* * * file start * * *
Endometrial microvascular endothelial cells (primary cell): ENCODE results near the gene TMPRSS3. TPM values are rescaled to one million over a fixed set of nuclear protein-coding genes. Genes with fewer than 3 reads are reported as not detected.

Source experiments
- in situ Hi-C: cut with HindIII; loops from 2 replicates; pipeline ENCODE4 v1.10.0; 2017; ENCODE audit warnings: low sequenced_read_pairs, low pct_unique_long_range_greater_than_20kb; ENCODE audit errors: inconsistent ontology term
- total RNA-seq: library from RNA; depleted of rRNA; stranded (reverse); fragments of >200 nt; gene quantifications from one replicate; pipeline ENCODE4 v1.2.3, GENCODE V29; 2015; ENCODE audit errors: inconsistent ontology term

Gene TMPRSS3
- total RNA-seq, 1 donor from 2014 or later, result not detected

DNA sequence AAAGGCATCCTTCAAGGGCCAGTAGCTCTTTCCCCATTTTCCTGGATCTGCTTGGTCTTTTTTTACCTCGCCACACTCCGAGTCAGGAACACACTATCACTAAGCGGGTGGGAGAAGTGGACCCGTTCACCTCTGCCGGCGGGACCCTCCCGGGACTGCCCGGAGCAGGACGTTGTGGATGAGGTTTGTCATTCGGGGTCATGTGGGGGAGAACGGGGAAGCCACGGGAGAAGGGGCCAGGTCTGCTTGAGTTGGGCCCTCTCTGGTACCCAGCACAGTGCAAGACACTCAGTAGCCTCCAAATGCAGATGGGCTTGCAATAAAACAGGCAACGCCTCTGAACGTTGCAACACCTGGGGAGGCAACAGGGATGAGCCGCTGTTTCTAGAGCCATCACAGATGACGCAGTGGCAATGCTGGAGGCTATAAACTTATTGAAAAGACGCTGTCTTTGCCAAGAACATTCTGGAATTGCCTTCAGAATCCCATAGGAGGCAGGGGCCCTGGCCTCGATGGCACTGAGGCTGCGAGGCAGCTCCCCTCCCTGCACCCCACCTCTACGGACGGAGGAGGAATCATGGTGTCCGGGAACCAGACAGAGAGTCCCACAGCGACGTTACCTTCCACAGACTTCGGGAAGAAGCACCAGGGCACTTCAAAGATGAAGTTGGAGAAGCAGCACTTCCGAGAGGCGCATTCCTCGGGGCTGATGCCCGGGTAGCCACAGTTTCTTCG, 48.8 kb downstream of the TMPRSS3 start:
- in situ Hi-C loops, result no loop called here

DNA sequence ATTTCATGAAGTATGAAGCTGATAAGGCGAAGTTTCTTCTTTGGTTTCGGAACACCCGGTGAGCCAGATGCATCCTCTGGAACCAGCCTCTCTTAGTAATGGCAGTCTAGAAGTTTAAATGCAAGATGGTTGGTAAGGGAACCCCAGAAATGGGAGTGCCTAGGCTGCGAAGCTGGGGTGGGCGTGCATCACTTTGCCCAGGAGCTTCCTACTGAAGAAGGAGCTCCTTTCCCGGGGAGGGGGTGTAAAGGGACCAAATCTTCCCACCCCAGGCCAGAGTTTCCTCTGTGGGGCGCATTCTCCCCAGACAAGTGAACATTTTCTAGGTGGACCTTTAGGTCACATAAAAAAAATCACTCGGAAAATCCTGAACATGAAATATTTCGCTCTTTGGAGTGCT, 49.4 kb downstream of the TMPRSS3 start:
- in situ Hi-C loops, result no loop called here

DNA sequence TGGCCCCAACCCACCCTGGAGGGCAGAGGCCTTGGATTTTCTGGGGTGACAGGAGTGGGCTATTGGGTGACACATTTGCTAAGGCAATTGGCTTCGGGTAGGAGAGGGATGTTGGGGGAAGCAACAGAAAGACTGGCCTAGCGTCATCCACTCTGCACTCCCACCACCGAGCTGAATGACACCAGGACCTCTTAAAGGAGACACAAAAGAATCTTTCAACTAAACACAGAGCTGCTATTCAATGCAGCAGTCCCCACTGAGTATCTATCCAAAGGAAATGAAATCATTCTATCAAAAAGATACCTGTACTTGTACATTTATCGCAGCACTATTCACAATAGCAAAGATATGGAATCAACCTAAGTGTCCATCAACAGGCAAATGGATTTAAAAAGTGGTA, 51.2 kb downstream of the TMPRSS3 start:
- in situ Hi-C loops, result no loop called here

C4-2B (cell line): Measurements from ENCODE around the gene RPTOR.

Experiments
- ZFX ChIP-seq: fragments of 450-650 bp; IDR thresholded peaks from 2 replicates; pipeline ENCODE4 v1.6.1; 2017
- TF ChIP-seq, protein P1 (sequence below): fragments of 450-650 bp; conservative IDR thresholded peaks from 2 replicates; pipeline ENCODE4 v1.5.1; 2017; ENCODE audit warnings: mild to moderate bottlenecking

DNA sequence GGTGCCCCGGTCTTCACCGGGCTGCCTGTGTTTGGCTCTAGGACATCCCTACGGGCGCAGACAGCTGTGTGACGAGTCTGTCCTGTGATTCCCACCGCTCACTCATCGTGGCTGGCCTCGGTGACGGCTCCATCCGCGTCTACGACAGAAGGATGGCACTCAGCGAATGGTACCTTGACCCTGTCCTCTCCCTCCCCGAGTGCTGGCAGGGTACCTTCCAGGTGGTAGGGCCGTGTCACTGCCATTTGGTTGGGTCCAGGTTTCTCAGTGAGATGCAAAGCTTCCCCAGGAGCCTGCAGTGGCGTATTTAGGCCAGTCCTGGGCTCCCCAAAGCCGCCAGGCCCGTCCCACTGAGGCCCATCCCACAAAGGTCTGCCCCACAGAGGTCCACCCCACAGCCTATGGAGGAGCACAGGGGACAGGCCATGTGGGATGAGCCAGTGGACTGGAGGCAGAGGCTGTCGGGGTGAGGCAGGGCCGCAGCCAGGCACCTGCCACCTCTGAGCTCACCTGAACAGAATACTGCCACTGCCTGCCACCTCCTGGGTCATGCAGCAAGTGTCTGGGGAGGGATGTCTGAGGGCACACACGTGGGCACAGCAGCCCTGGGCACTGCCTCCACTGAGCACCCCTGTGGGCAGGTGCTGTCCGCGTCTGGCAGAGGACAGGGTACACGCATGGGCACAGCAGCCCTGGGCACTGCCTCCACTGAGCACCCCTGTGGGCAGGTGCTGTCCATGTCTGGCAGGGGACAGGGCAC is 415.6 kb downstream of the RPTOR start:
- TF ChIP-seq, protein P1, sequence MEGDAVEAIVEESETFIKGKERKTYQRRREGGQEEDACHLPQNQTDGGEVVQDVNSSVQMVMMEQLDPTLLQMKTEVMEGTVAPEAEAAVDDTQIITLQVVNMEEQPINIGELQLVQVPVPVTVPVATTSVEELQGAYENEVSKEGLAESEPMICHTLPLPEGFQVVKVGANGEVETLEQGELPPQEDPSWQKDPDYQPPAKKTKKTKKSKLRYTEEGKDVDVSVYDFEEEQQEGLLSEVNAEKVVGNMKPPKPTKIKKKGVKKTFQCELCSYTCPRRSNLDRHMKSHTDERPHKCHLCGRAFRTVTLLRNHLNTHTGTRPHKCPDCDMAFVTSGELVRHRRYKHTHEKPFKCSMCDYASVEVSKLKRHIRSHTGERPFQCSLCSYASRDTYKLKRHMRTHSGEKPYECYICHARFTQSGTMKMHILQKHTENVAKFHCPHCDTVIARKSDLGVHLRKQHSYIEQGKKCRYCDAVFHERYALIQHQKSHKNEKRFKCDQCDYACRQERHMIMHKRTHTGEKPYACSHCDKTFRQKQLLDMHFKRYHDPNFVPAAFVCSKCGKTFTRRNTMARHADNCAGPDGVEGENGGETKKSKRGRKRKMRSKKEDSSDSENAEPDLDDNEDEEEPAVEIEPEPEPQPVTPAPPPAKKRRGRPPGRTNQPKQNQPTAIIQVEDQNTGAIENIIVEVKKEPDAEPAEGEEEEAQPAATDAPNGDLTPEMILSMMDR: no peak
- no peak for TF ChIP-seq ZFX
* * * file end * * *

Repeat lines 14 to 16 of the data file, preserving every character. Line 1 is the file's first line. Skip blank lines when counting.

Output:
Experiments
- ZFX ChIP-seq: fragments of 450-650 bp; IDR thresholded peaks from 2 replicates; pipeline ENCODE4 v1.6.1; 2017
- TF ChIP-seq, protein P1 (sequence below): fragments of 450-650 bp; conservative IDR thresholded peaks from 2 replicates; pipeline ENCODE4 v1.5.1; 2017; ENCODE audit warnings: mild to moderate bottlenecking